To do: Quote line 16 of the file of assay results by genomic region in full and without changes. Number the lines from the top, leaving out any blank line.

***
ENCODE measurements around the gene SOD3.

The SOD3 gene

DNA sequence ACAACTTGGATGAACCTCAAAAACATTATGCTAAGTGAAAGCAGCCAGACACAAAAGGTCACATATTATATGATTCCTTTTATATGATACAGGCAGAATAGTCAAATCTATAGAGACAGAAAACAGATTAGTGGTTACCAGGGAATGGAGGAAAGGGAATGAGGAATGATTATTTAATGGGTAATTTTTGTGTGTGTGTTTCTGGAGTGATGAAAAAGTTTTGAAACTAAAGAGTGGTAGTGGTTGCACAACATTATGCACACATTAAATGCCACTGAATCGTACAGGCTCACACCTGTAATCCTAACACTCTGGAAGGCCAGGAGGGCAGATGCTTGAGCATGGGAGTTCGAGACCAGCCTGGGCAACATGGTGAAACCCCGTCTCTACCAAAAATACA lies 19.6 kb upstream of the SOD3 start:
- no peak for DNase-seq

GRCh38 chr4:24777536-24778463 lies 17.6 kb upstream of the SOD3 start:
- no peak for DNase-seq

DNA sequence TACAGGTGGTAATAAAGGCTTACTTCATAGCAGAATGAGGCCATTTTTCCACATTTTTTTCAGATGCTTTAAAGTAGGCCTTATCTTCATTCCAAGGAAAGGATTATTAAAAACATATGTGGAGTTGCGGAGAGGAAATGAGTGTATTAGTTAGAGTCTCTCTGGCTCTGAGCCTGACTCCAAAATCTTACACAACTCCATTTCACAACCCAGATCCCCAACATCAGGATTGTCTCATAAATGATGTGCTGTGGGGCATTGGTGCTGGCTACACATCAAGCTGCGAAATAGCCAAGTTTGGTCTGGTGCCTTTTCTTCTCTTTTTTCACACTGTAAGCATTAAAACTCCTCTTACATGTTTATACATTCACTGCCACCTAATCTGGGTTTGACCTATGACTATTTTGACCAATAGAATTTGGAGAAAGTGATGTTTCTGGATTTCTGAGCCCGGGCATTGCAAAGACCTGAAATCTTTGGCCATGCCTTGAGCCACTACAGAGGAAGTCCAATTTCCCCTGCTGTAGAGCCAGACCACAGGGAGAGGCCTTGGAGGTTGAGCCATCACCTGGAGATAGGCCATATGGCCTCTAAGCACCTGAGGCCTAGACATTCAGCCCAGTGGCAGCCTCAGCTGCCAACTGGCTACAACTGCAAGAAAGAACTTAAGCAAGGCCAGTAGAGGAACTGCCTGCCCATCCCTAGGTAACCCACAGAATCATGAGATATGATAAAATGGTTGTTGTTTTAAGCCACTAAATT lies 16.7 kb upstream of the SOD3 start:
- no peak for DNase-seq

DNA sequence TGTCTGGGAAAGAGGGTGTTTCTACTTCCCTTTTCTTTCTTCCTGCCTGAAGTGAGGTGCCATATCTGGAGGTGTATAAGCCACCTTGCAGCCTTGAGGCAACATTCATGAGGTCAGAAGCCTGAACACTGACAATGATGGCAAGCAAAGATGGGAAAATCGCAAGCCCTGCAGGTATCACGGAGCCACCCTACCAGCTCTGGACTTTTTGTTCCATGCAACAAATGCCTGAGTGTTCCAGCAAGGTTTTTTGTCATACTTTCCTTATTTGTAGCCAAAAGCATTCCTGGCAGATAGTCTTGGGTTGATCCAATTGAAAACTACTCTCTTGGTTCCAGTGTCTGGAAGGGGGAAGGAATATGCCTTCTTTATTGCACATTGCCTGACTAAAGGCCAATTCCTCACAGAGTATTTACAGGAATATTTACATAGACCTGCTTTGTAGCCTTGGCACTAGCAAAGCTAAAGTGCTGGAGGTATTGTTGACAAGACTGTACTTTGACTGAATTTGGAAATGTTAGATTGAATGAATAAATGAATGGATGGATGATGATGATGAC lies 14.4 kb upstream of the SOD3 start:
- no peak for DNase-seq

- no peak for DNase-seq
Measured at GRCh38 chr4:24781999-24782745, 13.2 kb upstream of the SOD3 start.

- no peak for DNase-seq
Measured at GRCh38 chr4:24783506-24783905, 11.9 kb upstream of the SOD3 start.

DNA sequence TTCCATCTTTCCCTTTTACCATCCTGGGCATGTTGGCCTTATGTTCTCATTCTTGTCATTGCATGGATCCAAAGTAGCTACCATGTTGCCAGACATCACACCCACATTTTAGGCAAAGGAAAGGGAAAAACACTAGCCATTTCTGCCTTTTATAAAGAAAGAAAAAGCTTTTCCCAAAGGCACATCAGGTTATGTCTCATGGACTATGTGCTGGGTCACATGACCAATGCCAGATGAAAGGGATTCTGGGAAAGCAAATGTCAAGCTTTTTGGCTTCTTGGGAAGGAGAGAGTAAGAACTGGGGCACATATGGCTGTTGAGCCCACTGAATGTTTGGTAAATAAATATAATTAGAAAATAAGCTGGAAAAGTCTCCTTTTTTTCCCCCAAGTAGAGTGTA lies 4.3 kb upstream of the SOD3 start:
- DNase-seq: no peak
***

- DNase-seq: no peak